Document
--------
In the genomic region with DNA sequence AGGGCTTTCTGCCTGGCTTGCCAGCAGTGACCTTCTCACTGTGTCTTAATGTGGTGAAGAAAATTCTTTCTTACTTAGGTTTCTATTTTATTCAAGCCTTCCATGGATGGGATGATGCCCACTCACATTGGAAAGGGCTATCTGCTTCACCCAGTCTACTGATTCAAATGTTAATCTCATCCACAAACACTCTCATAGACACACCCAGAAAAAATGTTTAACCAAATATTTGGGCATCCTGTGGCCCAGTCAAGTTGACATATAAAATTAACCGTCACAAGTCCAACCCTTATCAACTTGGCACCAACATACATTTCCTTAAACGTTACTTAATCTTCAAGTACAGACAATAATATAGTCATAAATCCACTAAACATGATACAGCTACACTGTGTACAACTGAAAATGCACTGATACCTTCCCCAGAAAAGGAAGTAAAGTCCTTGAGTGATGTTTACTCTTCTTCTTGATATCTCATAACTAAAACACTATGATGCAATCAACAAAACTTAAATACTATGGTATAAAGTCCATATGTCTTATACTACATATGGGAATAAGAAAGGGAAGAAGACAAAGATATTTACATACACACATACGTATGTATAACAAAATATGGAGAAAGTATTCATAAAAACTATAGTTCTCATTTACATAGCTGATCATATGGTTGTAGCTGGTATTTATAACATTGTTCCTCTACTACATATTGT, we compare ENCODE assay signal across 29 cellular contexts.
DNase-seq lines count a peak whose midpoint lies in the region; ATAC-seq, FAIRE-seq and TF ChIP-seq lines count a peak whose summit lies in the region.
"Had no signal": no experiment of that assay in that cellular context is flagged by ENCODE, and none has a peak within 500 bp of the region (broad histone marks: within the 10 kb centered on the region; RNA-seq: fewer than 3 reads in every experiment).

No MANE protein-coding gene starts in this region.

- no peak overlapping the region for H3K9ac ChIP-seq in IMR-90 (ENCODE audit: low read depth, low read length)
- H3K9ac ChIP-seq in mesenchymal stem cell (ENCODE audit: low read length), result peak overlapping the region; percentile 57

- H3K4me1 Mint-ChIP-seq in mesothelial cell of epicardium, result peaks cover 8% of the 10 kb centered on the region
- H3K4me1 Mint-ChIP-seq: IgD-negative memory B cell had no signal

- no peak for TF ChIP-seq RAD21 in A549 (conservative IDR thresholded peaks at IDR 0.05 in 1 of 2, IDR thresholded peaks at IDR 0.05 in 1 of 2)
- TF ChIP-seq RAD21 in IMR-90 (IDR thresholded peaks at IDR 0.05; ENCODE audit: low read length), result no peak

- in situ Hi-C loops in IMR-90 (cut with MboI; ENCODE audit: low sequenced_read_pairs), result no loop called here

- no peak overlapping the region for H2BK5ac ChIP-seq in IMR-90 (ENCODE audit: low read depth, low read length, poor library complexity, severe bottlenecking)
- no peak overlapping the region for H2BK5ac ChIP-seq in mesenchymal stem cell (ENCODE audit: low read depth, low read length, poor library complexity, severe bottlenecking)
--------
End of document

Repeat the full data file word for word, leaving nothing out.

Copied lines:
In the genomic region with DNA sequence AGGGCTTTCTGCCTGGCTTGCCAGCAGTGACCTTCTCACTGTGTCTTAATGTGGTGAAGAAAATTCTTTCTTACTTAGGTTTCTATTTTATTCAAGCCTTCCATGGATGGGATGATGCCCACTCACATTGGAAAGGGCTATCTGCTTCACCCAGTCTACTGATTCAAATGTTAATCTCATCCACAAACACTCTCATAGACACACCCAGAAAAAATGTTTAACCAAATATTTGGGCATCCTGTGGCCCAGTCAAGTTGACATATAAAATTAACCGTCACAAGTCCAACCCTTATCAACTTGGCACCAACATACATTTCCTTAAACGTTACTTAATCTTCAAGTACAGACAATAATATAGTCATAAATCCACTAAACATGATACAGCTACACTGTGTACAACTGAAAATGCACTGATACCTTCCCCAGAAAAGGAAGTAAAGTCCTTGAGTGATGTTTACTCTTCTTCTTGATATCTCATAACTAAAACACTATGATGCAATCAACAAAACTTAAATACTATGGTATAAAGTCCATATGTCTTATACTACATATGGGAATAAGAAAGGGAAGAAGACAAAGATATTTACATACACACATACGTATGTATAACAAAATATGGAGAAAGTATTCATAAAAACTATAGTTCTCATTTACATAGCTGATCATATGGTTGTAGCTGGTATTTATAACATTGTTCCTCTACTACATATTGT, we compare ENCODE assay signal across 29 cellular contexts.
DNase-seq lines count a peak whose midpoint lies in the region; ATAC-seq, FAIRE-seq and TF ChIP-seq lines count a peak whose summit lies in the region.
"Had no signal": no experiment of that assay in that cellular context is flagged by ENCODE, and none has a peak within 500 bp of the region (broad histone marks: within the 10 kb centered on the region; RNA-seq: fewer than 3 reads in every experiment).

No MANE protein-coding gene starts in this region.

- no peak overlapping the region for H3K9ac ChIP-seq in IMR-90 (ENCODE audit: low read depth, low read length)
- H3K9ac ChIP-seq in mesenchymal stem cell (ENCODE audit: low read length), result peak overlapping the region; percentile 57

- H3K4me1 Mint-ChIP-seq in mesothelial cell of epicardium, result peaks cover 8% of the 10 kb centered on the region
- H3K4me1 Mint-ChIP-seq: IgD-negative memory B cell had no signal

- no peak for TF ChIP-seq RAD21 in A549 (conservative IDR thresholded peaks at IDR 0.05 in 1 of 2, IDR thresholded peaks at IDR 0.05 in 1 of 2)
- TF ChIP-seq RAD21 in IMR-90 (IDR thresholded peaks at IDR 0.05; ENCODE audit: low read length), result no peak

- in situ Hi-C loops in IMR-90 (cut with MboI; ENCODE audit: low sequenced_read_pairs), result no loop called here

- no peak overlapping the region for H2BK5ac ChIP-seq in IMR-90 (ENCODE audit: low read depth, low read length, poor library complexity, severe bottlenecking)
- no peak overlapping the region for H2BK5ac ChIP-seq in mesenchymal stem cell (ENCODE audit: low read depth, low read length, poor library complexity, severe bottlenecking)